For months, a state task force has been scrutinizing Washington’s law that determines when police can be criminally charged for improperly using deadly force.
As the temporary committee nears its Monday conclusion, most task force members agree the Legislature should lower the bar. Deciding exactly how far to lower it has presented a tougher challenge.
Washington’s law, passed in 1986, says police officers who use deadly force can’t be convicted of criminal charges unless prosecutors can prove the officers acted with “malice” and without “good faith.”
That “malice” requirement is considered unusually protective of police and is the only one of its kind in the country.
Sign Up and Save
Get six months of free digital access to The Olympian
The standard shields officers who recklessly, negligently or unnecessarily shoot people, according to many in the legal community. It also has attracted fierce criticism from minority communities in the wake of high-profile killings of black men across the country.
Showing an officer acted with malice, or “evil intent,” is difficult because it’s subjective, said Tom McBride, the executive secretary for the Washington Association of Prosecuting Attorneys.
“That’s something where you have to get inside somebody’s head,” McBride said. “What’s their intent?”
Dropping the malice requirement would bring state law more into line with other states, said Jeff Robinson, director of the Center for Justice at the American Civil Liberties Union. While neither Robinson nor McBride is on the task force, both have studied use of force laws and presented to the committee.
At least 16 of the 26 members of the task force have proposed or signed on to proposals that drop malice from the law. But there is no similar consensus on what to do with the “good faith” portion.
Some say keep it but define “good faith” to make sure it is applied as an objective standard. An objective standard allows a jury to “second-guess the decision made at the time,” McBride said, letting jurors decide: “Would a reasonable officer in the same circumstance take those actions?”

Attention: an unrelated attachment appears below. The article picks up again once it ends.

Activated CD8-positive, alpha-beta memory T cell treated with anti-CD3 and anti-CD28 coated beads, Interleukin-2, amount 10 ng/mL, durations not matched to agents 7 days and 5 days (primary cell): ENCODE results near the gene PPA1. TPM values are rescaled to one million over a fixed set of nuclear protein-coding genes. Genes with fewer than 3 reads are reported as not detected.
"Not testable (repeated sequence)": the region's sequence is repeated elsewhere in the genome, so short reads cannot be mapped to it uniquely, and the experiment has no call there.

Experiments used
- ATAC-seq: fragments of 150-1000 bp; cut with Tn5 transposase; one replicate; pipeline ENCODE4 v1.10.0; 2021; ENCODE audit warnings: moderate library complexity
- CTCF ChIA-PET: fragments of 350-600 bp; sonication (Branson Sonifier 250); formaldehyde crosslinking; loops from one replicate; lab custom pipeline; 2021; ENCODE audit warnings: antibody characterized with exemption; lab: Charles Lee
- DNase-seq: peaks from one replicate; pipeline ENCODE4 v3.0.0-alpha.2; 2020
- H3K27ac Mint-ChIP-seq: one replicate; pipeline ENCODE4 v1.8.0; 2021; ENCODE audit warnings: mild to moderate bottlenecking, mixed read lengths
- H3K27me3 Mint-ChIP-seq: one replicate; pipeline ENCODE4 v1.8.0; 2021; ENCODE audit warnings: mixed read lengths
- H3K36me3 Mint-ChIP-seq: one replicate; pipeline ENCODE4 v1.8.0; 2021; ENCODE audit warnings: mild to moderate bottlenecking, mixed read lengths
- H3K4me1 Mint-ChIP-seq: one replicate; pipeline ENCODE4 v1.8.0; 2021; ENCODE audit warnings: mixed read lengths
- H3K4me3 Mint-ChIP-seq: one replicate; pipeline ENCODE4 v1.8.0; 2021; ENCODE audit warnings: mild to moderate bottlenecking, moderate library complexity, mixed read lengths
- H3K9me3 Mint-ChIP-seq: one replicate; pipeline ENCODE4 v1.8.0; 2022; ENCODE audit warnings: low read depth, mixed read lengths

McBride said eliminating malice while keeping good faith would strike a middle ground between status quo law enforcement groups and reform advocates on the task force.
“We kind of think good faith is fair,” he said.
But others say overhauling the statute entirely to remove good faith and malice is the only way Washington can hold police accountable for unjustified shootings.
If good faith remains, Robinson said, police opinion would be the deciding factor in any case weighing whether the use of deadly force was justified. In a case against an officer, “the jury will be instructed, ‘you’ve got to base your decision not on what you believe but on what police officers would believe,’ ” he said.
“I am not aware of any other state that has that,” Robinson added.
Removing “good faith” would make police opinion “a relevant and important” part of deciding whether a shooting is justified, but not the only opinion, he said.
Thirteen task force members proposed eliminating both “good faith” and “malice.” They wrote a recommendation inspired by a federal task force’s 2015 report on best practices in law enforcement.
Their group would delete “malice” and “good faith” and re-write the law to, in part, say officers can use deadly force in situations in which they have a reasonable belief there’s an “imminent threat of death or serious physical harm to the officer or a third party.”
Karen Johnson, director of the Black Alliance of Thurston County, said getting rid of the malice and good faith standards would produce more of a cultural shift in police accountability. Her proposal also adds language emphasizing de-escalation tactics, among other deeper changes to the law.
Both Johnson and McBride contend their approach to the law would still protect officers who make honest mistakes.
Some on the state committee don’t agree. State Rep. Dave Hayes, R-Camano Island, objects to even removing the malice standard, arguing that police officers could be subject to prosecution for making honest mistakes.
“We simply cannot remove all protections for the law enforcement officers we expect to run to the fight and make snap decisions in an instant, and not give them some sort of protections above what a normal person would be expected” to have, he said. Hayes is a sergeant with the Snohomish County Sheriff’s Department.
Rich Phillips, a task force member representing the Washington Council of Police and Sheriffs, said the existing law allows for “bad police officers” to be prosecuted when necessary. Amending the statute won’t reduce violent interactions between law enforcement and the community, he said.
The task force can issue majority and minority reports. But some members worry that without presenting a unified recommendation to the Legislature, lawmakers will simply ignore the task force’s conclusions.
“I’m curious whether there’s still a chance to bring a sizable majority together,” McBride said. “I’d love for that to be possible.”